In our survey, 75% of respondents grew rice on paddies of 0.25 to 2.75 ha, with 16.9% of respondents operating on more than 5 ha (Supplementary Figure S2B). This finding reflects the general characteristics of farmers in Taiwan, with 75% of farmers working on 0.5 to 1 ha (Council of Agriculture 2019). Most respondents (62.5%) grew rice for the public stock; 29.4% produced rice under contract; and 8.1% were in charge of a seedling nursery (Table 2).
In all, 96% of respondents acquired their seedlings from a nursery; only 4% prepared seedlings themselves (Supplementary Figure S2C). Among all 408 respondents, 31% used certified seedlings (Supplementary Figure S2D); these were mostly contractual rice growers or those in charge of a seedling nursery (Table 2), which requires clean seed.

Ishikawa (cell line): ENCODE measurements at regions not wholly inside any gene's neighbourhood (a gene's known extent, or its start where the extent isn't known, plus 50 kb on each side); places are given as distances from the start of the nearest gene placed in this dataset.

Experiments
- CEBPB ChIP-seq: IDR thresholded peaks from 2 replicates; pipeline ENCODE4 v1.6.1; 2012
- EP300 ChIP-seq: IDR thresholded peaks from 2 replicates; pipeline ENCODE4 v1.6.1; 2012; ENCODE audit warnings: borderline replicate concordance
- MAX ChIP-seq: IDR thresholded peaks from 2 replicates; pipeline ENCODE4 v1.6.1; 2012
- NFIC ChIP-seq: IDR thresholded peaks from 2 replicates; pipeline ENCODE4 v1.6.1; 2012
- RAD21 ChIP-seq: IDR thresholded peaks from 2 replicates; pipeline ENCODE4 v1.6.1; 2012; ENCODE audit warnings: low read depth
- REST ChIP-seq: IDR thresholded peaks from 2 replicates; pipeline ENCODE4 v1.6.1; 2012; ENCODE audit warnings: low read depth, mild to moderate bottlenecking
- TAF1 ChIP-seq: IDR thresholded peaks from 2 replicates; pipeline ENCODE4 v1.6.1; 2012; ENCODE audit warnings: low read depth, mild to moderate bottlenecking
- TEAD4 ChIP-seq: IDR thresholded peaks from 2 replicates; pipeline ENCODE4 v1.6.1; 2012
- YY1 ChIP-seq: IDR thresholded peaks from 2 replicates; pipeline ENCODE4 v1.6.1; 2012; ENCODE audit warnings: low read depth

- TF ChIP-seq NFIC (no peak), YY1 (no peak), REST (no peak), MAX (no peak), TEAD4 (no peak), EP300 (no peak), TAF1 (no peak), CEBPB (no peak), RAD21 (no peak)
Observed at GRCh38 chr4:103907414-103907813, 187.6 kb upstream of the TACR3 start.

The results of our survey reflected japonica being the predominant subspecies grown in Taiwan: 85.5% of respondents specialized in japonica rice, 4.7% in indica rice, and 9.8% grew both japonica and indica rice (Table 3). While japonica was grown across all rice production areas in Taiwan; the major indica-growing region was central Taiwan (Table 3).
a N/A, location not available.